Words by Stephen Revere
Cold noodles are a great Korean summer standby and this version may be the one you don’t know about. Naeng-myeon (냉면 – literally cold noodles) is of course the most famous, and you can find that everywhere, including at your local barbecue joint. Makguksu on the other hand isn’t so common, although it often may come delivered to your door. I just ordered this at home the other day and it was a spectacular score. Unfortunately ordering delivery makguksu in Korea can be a little hit and miss, particularly when traveling as you may get garbage delivered to your hotel room since they know you’re not likely to be a return customer. But every once in awhile you can find a gem that delivers a makguksu to die for.
“Mak” in this case means something along the lines of “the kitchen sink.” It’s hard to tell you exactly what will go into this dish as it’s rather random, but you can count on a few things. First, you can count on some buckwheat noodles. You may find “memil” noodles on the menu in other locations, as memil means buckwheat, but if you order memil noodles you’ll end up with a soy-sauce-based dish nothing like makguksu. That’s because the second thing you can count on with makguksu is a sweet sauce.
As with a lot of Korean cuisine, there is a region that is famous for serving the best versions of this dish – Gangwon Province. You pretty much can’t go wrong ordering this dish in Gangwon, but it always behooves you to do some research (and we’ve done a little for you below). If you’re headed out to Seoul and Gyeong-gi Province’s eastern neighbor, ask a Korean friend or your concierge to point you in the direction of a place famous for delivering a good makguksu. You’ll experience a savory mix of cold buckwheat noodles with a sweet-spicy sauce and plenty of fresh, crunchy vegetables (many Koreans won’t eat anything without some sort of crunch nearby, hence the strange custom of pickles with pizza and spaghetti). This is also a popular dish in Chungcheong Province and you can count on finding it at any place that serves dak-galbi. If you’re headed out for dak-galbi, be sure to bring along a few extra friends so you can try yourself a little makguksu along with one of the most popular dishes for foreigners in Korea. (FYI, dak-galbi took the number one spot in our survey of the most popular Korean dishes for our readers.)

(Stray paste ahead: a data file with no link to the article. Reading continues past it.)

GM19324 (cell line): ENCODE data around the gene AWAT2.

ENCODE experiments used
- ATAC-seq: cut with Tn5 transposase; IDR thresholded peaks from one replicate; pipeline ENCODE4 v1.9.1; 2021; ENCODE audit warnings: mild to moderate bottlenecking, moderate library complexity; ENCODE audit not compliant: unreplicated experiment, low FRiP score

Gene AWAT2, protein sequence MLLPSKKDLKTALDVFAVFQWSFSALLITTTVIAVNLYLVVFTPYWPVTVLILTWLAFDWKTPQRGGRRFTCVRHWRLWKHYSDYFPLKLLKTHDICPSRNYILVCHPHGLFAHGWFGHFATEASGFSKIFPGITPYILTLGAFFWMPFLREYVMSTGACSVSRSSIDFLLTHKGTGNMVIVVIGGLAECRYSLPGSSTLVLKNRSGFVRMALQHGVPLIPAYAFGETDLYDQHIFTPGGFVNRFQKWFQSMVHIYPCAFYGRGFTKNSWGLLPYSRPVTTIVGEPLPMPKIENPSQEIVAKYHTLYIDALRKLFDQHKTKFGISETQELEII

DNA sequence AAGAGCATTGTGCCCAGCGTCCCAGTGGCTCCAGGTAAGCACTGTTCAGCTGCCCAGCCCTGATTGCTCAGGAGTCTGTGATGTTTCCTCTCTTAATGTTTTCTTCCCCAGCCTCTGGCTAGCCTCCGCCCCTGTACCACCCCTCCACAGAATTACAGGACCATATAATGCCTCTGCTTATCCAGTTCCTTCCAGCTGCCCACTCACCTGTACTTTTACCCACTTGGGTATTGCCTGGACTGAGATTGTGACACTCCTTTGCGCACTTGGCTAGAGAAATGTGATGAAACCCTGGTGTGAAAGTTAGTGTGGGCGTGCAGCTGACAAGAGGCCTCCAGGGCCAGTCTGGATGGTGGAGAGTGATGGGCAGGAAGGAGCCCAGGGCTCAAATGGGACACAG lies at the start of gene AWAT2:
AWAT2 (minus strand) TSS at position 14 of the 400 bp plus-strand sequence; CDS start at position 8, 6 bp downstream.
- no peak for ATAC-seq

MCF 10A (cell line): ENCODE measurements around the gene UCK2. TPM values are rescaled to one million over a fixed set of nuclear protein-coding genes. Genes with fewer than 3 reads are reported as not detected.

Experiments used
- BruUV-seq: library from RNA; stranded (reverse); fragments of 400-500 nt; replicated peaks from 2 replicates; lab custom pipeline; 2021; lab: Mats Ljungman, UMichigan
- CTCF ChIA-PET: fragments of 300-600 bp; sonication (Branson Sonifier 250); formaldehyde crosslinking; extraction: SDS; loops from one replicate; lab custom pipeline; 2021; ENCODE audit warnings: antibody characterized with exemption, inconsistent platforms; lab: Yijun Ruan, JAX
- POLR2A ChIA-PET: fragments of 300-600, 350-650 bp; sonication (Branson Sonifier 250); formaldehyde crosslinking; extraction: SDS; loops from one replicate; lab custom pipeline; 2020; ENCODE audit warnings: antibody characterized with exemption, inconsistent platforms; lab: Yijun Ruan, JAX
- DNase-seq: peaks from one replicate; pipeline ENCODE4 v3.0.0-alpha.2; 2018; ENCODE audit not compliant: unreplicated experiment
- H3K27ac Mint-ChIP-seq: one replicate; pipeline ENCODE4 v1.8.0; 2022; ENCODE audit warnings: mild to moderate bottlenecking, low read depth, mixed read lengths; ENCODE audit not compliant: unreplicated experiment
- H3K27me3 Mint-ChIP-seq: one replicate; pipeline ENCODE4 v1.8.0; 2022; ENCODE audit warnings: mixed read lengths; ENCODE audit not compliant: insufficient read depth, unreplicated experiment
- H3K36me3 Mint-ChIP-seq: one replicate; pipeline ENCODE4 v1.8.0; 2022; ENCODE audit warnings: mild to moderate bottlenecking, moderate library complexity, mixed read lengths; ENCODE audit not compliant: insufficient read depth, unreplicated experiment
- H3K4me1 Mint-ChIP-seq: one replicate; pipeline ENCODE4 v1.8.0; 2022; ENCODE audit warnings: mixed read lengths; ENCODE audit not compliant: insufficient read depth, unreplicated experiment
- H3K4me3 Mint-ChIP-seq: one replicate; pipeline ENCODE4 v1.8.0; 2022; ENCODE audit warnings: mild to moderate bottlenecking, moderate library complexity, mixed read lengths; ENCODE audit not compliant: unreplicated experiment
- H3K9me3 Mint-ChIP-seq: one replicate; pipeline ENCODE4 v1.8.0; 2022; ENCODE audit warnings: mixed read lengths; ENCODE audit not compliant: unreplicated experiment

This chain of restaurants originally began as a makguksu shop in Gangwon-do 30 years ago, but has since widened its umbrella to serve a variety of buckwheat dishes. Nonetheless its original dongchimi makguksu (W6,000 – W8,000), served in a chilled broth of year-long fermented dongchimi kimchi, still remains the undisputed customer favorite. The Cheongdam-dong branch has satisfied a number of Korean celebrities from its neighboring JYP Entertainment building, including K-pop sensation the Wonder Girls.Original location: 671-1 Jibyeon-dong, Gangneung-si, Gangwon-do.
Other branches found in Cheongdam-dong, Gangnam-gu, and around Seoul. memilhouse.com1600-5851
Bongpyeong Hyundae Makguksu 봉평현대막국수
What better place to enjoy buckwheat noodles than the buckwheat capital of Korea? Known as one of the three best places to eat makguksu in Bongpyeong (and believe us, that’s saying something!), the restaurant attracts both locals and tourists seeking a taste of the dish made right.
384-8 Changdong-ri, Bongpyeong-myeon, Pyeongchang-gun, Gangwon-do hyundae0314.kti114.net 033-335-0314
Chuncheon Makguksu Sangol-myunok 춘천막국수 산골면옥
Don’t expect trendy interiors here, or decor of any kind, really. This makguksu joint has relied on its food and its food only since 1962 — and boy has it done spectacularly for itself. It moved to Euljiro from its original location in Chuncheon (the home of makguksu) in 1971, making it the oldest Chuncheon makguksu house in Seoul. The restaurant boasts multiple television features and a constant crowd of customers eager for a refreshing taste of their noodles and famed dongchimi broth.
61 Euljiro 4-ga, Seoul Euljiro Stn. (lines 2 & 5, exit 1). 02-2266-5409
2012 June Cover Story: Korea’s 10 Most Bizarre Foods
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